Wednesday, March 26th.
Meet at 7:00 PM in the Bean Museum Auditorium on the BYU Campus.
Our speaker will be Jim Parrish, the Utah Partners in Flight Program
Coordinator for the Division of Wildlife Resources. He will speak about
several of the birds listed as sensitive here in Utah. Please come and
bring some friends.
Gunnison Sage Grouse
March 28 - 29
The Gunnison Sage Grouse Tour is Saturday March 29. We are to meet at
the County Building in Monticello Friday evening, the 28th. at 7:00 for
orientation. The building is one block south of the only traffic light
in town in the USU Conference Center. At the orientation we will get any
other information regarding the tour. Call or E-mail Reed Stone for details
and to secure your spot. They want to keep the number at about 15 persons.
We will be doing other birding, some before and some after the tour.
Come and have a GREAT TIME.
by Reed Stone
My interest in birds began when I was about ten years
old. I was raised on a dairy farm. On the farm there were springs, streams and
ponds. Part of my duties were herding cows while they grazed and taking them to
and from the pastures.
Where there is water there are birds. While herding cows there was always time to explore. It was during those times I would find nests and young of various species of birds.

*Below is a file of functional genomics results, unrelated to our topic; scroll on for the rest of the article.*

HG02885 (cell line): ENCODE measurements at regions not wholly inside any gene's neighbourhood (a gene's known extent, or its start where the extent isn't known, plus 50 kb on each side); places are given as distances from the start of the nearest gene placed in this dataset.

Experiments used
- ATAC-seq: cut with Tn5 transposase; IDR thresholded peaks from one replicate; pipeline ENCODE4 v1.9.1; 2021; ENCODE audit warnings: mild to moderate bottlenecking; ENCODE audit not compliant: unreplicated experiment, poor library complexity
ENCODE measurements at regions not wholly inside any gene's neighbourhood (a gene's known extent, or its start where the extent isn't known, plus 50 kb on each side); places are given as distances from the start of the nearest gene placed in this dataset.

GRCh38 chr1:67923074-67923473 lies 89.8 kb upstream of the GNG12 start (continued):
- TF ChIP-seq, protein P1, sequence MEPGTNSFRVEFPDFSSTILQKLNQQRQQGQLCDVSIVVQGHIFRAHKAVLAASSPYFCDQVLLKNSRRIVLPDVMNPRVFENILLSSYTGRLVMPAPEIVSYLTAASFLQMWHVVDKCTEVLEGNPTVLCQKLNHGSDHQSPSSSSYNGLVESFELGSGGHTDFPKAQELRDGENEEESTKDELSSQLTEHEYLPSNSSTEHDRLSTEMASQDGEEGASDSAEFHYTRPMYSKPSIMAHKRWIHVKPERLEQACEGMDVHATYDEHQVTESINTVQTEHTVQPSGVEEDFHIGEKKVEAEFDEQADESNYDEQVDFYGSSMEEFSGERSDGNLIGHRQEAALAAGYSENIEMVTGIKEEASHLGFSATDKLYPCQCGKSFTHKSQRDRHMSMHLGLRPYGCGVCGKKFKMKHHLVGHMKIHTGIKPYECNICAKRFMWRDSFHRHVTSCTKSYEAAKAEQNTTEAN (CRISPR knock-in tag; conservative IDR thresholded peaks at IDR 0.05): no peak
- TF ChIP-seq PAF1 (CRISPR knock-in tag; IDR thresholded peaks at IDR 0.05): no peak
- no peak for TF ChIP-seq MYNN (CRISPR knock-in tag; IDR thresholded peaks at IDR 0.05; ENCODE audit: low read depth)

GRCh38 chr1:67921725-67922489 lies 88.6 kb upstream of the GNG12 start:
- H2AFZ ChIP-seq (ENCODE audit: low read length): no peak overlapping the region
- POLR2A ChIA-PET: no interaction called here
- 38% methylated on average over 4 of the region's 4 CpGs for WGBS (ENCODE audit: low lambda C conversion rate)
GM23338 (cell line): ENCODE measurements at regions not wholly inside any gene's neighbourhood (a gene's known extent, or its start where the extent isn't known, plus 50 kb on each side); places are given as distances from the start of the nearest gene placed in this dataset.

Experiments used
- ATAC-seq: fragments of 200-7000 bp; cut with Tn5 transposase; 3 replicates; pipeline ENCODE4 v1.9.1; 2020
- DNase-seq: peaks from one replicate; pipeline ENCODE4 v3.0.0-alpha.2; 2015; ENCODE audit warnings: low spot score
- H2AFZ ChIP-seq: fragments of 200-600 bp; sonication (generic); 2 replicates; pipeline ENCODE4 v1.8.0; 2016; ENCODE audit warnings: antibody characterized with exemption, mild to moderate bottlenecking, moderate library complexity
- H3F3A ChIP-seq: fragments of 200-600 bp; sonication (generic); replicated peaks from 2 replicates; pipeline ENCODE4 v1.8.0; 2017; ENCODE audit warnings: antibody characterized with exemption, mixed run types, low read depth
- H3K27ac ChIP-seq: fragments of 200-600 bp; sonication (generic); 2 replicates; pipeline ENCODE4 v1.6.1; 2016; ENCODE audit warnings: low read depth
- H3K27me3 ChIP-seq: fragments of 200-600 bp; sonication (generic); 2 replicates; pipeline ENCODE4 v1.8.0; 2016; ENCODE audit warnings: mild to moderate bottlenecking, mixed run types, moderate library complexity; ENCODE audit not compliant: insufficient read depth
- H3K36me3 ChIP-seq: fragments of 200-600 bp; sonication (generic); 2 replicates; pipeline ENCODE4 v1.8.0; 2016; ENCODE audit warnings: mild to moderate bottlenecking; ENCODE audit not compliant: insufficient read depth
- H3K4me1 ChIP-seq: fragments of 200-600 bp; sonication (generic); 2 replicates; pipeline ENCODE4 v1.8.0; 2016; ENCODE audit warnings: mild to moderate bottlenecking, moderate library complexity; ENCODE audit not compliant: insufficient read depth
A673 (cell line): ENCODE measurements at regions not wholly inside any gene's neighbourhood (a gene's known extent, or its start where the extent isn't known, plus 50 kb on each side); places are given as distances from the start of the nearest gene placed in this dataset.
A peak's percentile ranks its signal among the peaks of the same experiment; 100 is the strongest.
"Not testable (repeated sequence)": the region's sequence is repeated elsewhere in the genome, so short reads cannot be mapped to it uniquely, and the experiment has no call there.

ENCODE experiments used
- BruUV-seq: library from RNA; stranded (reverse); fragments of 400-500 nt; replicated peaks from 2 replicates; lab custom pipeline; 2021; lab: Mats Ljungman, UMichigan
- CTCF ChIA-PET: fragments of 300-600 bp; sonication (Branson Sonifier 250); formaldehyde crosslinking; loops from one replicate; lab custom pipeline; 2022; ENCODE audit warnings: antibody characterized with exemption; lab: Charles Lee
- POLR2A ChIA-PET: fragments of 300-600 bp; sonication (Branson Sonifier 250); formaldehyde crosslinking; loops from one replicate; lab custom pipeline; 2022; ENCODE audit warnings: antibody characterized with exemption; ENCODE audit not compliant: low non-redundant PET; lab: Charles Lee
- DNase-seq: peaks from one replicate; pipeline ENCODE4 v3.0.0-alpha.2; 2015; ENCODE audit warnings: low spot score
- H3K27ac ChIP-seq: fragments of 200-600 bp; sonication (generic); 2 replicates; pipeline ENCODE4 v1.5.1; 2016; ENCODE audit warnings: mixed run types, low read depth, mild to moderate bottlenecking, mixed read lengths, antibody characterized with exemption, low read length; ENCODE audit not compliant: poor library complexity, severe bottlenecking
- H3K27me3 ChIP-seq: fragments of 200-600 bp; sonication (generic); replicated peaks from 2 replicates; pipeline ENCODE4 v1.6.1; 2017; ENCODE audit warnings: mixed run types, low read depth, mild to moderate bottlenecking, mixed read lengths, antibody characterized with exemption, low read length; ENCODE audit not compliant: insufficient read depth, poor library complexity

Killdeer would nest in the pastures. Their clutch of eggs were always four. The small end pointed toward the center of the nest. I learned early, not to follow the bird with the "broken wing". I learned when they put on the broken wing act to start looking for the nest or the young, in the opposite direction. With much searching I would be rewarded most of the time.
When we thinned, or weeded sugar beets, we would almost always flush a spotted sandpiper from its well camouflaged nest. With similar circumstances I would find nests of other species of birds: California quail, pheasants, common snipes and many others including bush and tree nesters.
Pheasants would invariably make their nests in the alfalfa fields. When we would mow for hay we would almost always encounter a nesting hen. The nest was usually destroyed. We would take any in tact eggs and place them under a domestic setting hen.
When the eggs were hatched the pheasant chicks would follow their "mother" just like any other chick, but not for long. The chicks learned early that they could fly. They soon left and went away on their own. After that we would cage them and raise them to maturity. Some of them wound up on our dinner table.
Our farm was located at about 1st north and on both sides of I-15 in Orem, it was an ideal nature preserve. Mountain Bluebirds would nest in our paper box and in old hollows in fence posts. Black Birds, Ducks, Sparrows, Meadow Larks, and numerous other species nested in their chosen habitats.
On one occasion we captured a young Black Billed Magpie and raised it to maturity. It was a great pet. It would respond to our call "mack" which also became its name. We gave it free rain to come and go as it pleased. Oh those were the good old days. With the habitat constantly shrinking the birds are being forced into smaller and smaller spaces. The final result is fewer
birds because of their territorial needs.
Those really were the GOOD OLD DAYS.
by Robin Tuck